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Sir Balaam now, he lives like other folks, He takes his chirping pint, and cracks his jokes: "Live like yourself," was foon my Lady's word; And lo! two puddings smoak'd upon the board. Afleep and naked as an Indian lay,

An honeft factor ftole a Gem away!

He pledg'd it to the knight; the knight had wit, So kept the Diamond, and the rogue was bit. Some scruple rofe, but thus he eas'd his thought, "I'll now give fix-pence where I gave a groat; "Where once I went to church, I'll now go twice"And am fo clear too of all other vice."

The Tempter faw his time; the work he ply'd;
Stocks and fubfcriptions pour on ev'ry fide,
'Till all the Daemon makes his full defcent
In one abundant fhow'r of Cent per Cent,
Sinks deep within him, and poffeffes whole,
Then Dubs Director, and fecures his foul.

Behold Sir Balaam now a man of spirit,
Afcribes his gettings to his parts and merit;
What late he call'd a Bleffing, now was Wit,
And God's good Providence, a lucky Hit.
Things change their titles, as our manners turn:
His Compting-house employ'd the Sunday-morn:
Seldom at Church ('twas fuch a bufy life)

But duly fent his family and wife.

There (fo the Dev'l ordain'd) one Christmas-tide
My good old Lady catch'd a cold, and dy'd.
A Nymph of Quality admires our Knight;
He marries, bows at Court, and grows polite:

5 Leaves the dull Cits, and joins (to please the Fair)
The well-bred cuckolds in St. James's air:
First, for his Son a gay Commission buys,
Who drinks, whores, fights, and in a duel dies:
His Daughter flaunts a Viscount's tawdry wife:
She bears a Coronet and P-x for life.
In Britain's Senate he a feat obtains,
And one more Penfioner St. Stephen gains.
My Lady falls to play; fo bad her chance,
He must repair it; takes a bribe from France;
The Houfe impeach him; Coningsby harangues;
The Court forfake him, and Sir Balaam hangs :
Wife, fon, and daughter, Satan! are thy own,
His wealth, yet dearer, forfeit to the Crown:
The Devil and the King divide the prize,
And fad Sir Balaam curfes God and dies.

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THE Vanity of Expence in People of Wealth and Quality. The abuse of the word Tafte, ver. 13That the first principle and foundation in this, as in every thing elfe, is Good fenfe, ver. 40. The chief proof of it is to follow Nature, even in works of mere Luxury and Elegance. Inftanced in Architecture and Gardening, where all must be adapted to the Genius and Ufe of the Place, and the Beauties not forced into it, but refulting from it, ver. 50, How men are disappointed in their most expensive undertakings, fot want of this true Foundation, without which nothing can please long, if at all; and the best Examples and Rules will but be perverted into fomething burdenfome or ridiculous, ver, 65, &c. to 92. A description of the falfe Taste of Magnificence; the first grand error of which is to imagine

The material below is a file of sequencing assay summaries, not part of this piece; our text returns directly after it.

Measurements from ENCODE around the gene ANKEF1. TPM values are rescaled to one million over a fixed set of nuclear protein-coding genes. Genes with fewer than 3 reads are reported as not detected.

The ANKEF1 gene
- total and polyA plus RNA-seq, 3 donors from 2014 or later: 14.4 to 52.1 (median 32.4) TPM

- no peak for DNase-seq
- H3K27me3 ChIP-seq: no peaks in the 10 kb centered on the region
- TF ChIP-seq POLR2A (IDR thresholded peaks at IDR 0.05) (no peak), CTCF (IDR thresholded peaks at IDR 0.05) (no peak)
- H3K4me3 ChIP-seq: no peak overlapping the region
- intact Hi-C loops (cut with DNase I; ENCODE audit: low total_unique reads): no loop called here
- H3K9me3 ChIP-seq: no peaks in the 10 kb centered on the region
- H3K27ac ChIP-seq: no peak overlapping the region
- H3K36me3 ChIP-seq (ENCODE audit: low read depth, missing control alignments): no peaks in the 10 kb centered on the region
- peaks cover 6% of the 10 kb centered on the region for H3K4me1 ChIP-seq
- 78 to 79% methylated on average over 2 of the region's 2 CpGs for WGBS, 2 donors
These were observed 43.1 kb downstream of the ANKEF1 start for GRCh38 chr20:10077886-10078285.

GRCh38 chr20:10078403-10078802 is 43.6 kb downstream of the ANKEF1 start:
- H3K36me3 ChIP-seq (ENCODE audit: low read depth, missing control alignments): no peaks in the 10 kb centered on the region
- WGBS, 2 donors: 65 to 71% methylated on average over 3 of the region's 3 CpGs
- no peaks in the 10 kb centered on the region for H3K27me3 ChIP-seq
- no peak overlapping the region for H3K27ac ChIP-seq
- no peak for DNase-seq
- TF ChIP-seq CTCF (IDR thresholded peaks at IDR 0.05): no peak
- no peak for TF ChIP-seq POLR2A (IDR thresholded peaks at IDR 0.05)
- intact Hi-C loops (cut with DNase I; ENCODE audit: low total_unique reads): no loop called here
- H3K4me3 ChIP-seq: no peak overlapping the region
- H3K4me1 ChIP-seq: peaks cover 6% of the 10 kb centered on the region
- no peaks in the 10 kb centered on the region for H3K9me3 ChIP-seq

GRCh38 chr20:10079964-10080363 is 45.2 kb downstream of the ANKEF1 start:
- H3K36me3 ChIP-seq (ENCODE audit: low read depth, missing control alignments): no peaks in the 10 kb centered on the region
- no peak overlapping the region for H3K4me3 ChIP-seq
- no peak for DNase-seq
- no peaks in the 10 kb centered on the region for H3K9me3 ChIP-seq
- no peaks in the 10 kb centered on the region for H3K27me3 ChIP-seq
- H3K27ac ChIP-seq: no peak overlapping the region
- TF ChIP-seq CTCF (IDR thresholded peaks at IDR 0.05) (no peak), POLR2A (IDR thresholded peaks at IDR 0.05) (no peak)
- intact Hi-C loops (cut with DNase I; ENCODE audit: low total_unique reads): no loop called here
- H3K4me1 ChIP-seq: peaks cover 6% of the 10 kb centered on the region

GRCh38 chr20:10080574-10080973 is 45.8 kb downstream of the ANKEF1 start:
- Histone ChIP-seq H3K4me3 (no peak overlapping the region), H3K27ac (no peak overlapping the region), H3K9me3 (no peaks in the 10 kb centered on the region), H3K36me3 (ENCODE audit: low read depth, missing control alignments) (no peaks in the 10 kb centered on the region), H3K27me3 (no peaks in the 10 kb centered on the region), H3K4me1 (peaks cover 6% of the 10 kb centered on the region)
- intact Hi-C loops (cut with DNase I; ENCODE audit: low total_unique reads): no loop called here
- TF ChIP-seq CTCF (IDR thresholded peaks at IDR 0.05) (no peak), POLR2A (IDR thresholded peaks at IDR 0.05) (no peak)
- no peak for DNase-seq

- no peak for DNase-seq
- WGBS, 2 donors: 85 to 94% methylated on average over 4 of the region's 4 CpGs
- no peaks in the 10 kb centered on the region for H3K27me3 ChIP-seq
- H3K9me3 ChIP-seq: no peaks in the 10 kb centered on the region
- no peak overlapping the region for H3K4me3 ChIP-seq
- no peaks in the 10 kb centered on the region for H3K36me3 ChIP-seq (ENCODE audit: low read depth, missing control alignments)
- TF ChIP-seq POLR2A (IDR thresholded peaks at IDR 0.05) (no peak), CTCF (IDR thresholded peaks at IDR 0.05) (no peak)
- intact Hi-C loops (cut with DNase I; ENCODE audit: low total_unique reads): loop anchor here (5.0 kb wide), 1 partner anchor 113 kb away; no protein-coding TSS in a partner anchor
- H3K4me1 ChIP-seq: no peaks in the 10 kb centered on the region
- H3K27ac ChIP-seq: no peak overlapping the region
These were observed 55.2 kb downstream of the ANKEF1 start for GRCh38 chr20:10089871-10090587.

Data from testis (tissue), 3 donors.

that Greatness consists in the Size and Dimenfion, instead of the Proportion and Harmony of the whole, ver. 97. and the second, either in joining together Parts incoherent, or too minutely refembling, or in the Repetition of the fame too frequently, ver. 105, &c. A word or two of falfe Tafte in Books, in Mufic, in Painting, even in Preaching and Prayer, and laftly in Entertainments, ver. 133, &c. Yet PROVIDENCE is justified in giving Wealth to be fquandered in this manner, fince it is difperfed to the Poor and Laborious part of mankind, ver. 169. [recurring to what is laid down in the first Book, Ep. ii. and in the epiftle preceding this, ver. 159, &c.] What are the proper Objects of Magnificence, and a proper field for the Expence of Great Men, ver. 177, &c. and finally the Great and Public Works which become a Prince, ver. 191, to the end.

'TIS ftrange, the Mifer should his Cares employ To gain thofe riches he can ne'er enjoy :

Is it lefs ftrange, the prodigal should wafte
His wealth, to purchase what he ne'er can taste?
Not for himfelf he fees, or hears, or eats;
Artists must chufe his Pictures, Mufic, Meats:
He buys for Topham, Drawings and Designs,
For Pembroke Statues, dirty Gods, and Coins;
Rare monkish Manufcripts for Hearne alone,
And Books for Mead, and Butterflies for Sloane.
Think we all thefe are for himfelf? no more
Than his fine Wife, alas! or finer Whore.

For what has Virro painted, built, and planted! Only to fhew, how many tastes he wanted.

What brought Sir Vifto's ill-got wealth to waste ?
Some Daemon whisper'd, "Vifto! have a Taste."
Heav'n vifits with a Tafte the Wealthy fool,
And needs no Rod but Ripley with a Ṛule.
See! Sportive Fate, to punish aukward pride,
Bids Bubo build, and fends him fuch a Guide :
A ftanding fermon, at each year's expence,
That never Coxcomb reach'd Magnificence !

You how us, Rome was glorious, not profuse,
And pompous Buildings once were things of Ufe.
Yet fhall (my Lord) your juft, your noble rules
Fill half the land with imitating-Fools;
Who random drawings from your fheets fhall take,
And of one beauty many blunders make;
Load fome vain Church with old Theatric state,
Turns Arcs of triumph to a Garden-gate;
Reverse your ornaments, and hang them all
On fome patch'd dog-hole ek'd with ends of wall;
Then clap four flices of Pilafter on't,

That, lac'd with bits of ruftic, makes a Front:
Shall call the wind thro' long arcades to roar,
Proud to catch cold at a Venetian door;
Confcious they act a true Palladian part,
And if they starve, they starve by rules of art.
Oft have you hinted to your brother Peer,
A certain truth, which many buy too dear :
Something there is more needful than Expence,
And fomething previous ev'n to Tafte-'tis Senfe:

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